I mentioned two of the Maha Vakyas (Master sentences) of Vedanta in my last post.
Aham Brahmasmi (I am the absolute)
Tat Tvam Asi ( You are that)
But there are two more such sentences which lead you towards light.
Sarvam Khalidhwam Brahma ( All that you see is truth)
Ayamatma Brahma ( That or this soul is truth)
To a Vedantin the instruction begins in this fashion. First he approaches a person who has realized the self and seeks his help.
That person has to be certain of his realization. As I said in the last post he should be able to declare without the least bit of doubt the he is the truth.
Aham Brahmasmi. I am the absolute. It’s only this knowledge that qualifies him as a teacher of others. Such unflinching belief in his knowledge is what the disciples seek in him. Once they become aware of this they are ready to learn at the feat of the master.
Then as I mentioned the master can advice them that they are nothing but the truth.
Tat Tvam Asi.
But all the same this is terribly difficult to realize. Some may realize it intellectually, but may not be able to go further inwards to experience it. Unless one experience what reality is in its full there is no liberation.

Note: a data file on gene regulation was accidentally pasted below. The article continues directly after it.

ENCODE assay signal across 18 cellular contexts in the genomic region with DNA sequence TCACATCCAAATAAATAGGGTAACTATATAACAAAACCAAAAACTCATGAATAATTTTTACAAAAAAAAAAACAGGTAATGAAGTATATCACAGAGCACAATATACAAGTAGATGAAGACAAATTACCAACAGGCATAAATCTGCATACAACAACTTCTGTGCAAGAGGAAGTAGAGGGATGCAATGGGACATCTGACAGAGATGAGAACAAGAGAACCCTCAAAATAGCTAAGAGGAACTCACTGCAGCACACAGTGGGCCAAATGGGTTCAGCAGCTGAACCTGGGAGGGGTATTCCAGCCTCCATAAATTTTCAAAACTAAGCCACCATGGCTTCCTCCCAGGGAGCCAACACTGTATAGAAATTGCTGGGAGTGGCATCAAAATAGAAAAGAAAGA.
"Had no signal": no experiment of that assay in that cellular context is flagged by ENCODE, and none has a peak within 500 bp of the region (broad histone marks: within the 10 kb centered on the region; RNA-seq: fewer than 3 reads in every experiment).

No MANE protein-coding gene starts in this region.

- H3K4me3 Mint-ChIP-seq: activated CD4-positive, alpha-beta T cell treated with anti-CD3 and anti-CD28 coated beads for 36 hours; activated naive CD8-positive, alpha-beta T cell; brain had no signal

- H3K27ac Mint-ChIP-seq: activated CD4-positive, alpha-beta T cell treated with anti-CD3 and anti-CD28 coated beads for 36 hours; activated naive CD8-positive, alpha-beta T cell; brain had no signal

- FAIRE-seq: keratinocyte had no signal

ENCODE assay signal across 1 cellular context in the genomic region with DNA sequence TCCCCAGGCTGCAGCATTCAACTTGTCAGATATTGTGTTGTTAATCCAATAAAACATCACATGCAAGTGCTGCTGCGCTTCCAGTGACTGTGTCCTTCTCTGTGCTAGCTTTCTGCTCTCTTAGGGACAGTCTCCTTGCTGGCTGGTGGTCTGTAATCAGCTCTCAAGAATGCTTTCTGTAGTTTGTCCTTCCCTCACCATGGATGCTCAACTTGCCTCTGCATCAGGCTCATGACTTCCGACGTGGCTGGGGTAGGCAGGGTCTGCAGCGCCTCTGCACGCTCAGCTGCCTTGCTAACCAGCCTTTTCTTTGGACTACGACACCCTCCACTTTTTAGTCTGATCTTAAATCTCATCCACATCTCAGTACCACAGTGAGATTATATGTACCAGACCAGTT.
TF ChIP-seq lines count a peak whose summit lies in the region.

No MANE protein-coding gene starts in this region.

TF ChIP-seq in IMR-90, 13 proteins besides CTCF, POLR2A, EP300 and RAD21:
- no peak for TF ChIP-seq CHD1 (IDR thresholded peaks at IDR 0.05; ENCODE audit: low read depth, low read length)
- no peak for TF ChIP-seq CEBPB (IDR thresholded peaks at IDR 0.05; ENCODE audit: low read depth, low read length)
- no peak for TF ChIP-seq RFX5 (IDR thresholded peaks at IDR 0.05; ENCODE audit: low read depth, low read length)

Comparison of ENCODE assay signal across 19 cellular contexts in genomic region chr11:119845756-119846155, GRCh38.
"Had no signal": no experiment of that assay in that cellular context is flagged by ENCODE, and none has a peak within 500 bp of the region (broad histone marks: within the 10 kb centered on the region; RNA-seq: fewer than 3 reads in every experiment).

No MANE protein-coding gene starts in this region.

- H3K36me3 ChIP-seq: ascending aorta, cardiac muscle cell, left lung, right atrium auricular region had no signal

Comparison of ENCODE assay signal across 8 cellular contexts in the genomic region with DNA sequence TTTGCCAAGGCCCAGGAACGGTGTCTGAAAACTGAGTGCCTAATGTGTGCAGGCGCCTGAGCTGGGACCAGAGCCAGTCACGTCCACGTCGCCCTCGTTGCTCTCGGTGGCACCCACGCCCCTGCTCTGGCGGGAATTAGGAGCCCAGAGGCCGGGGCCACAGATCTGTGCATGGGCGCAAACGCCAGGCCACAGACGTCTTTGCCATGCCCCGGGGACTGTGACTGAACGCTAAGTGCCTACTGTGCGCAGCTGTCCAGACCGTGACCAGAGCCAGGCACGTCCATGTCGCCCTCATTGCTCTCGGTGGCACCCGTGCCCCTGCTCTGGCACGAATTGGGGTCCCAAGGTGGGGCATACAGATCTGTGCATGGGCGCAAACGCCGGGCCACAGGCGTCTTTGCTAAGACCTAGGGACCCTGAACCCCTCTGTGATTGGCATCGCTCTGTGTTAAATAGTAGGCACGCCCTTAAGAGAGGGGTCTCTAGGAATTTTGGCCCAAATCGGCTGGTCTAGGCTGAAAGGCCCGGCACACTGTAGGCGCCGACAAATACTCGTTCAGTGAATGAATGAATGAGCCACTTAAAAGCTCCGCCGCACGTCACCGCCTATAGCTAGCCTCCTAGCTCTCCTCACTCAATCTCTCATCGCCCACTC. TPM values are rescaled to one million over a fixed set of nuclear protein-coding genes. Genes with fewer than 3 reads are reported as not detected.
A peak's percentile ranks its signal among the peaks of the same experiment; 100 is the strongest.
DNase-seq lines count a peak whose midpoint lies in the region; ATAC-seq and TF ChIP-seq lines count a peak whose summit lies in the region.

So the Master advises them further making clear what he has said.
He points to everything in nature and tells them “ Sarvam Khalidhwam Brahma” . All that you see in the nature ( both internal and external ) is the truth. Even this may appear vague to the disciples. So he further elucidates the point.
The soul that you witness in yourself and that which you see in the cosmic is nothing but the truth.
It’s a step by step course of instruction. It begins with the most inner’ Aham Brahmasmi ( I am the absolute) and spreads out till it reaches everything in the universe and includes them in its compass. The disciple has to follow this line back to the final most truth of his own absoluteness. This cannot be accomplished by mere intellectual understanding.
So to make it possible meditation is prescribed.
To me this is the only practice that is real. All the others are just steps leading to it.
The Vedanta advices an easy posture for meditation. Sit erect in any comfortable pose and place your mind at the Trikut or at the middle of the forehead. Though the Vedanta asks you to repeat Aham Brahmasmi while meditating, I don’t think it is required. As a very witty acharya said once. When you are drinking port, you don’t have to repeat to yourself that “I am drinking port ” to make the experience any more sweeter.
To me the only thing needed is to place your mind at the abode of truth within you and you will become so as your absorption grows.